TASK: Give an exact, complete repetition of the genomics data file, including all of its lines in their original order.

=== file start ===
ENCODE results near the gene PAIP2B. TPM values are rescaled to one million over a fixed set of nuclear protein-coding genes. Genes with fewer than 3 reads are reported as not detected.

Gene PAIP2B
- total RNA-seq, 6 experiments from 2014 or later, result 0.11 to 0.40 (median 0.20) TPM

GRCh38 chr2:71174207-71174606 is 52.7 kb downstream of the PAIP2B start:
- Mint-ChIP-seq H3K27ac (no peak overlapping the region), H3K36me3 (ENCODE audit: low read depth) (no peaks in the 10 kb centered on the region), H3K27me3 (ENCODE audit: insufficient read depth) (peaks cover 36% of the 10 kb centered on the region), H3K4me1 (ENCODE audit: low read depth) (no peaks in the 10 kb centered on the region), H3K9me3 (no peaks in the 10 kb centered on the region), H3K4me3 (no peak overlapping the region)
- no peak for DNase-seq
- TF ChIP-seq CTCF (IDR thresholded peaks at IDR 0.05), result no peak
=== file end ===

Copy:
ENCODE results near the gene PAIP2B. TPM values are rescaled to one million over a fixed set of nuclear protein-coding genes. Genes with fewer than 3 reads are reported as not detected.

Gene PAIP2B
- total RNA-seq, 6 experiments from 2014 or later, result 0.11 to 0.40 (median 0.20) TPM

GRCh38 chr2:71174207-71174606 is 52.7 kb downstream of the PAIP2B start:
- Mint-ChIP-seq H3K27ac (no peak overlapping the region), H3K36me3 (ENCODE audit: low read depth) (no peaks in the 10 kb centered on the region), H3K27me3 (ENCODE audit: insufficient read depth) (peaks cover 36% of the 10 kb centered on the region), H3K4me1 (ENCODE audit: low read depth) (no peaks in the 10 kb centered on the region), H3K9me3 (no peaks in the 10 kb centered on the region), H3K4me3 (no peak overlapping the region)
- no peak for DNase-seq
- TF ChIP-seq CTCF (IDR thresholded peaks at IDR 0.05), result no peak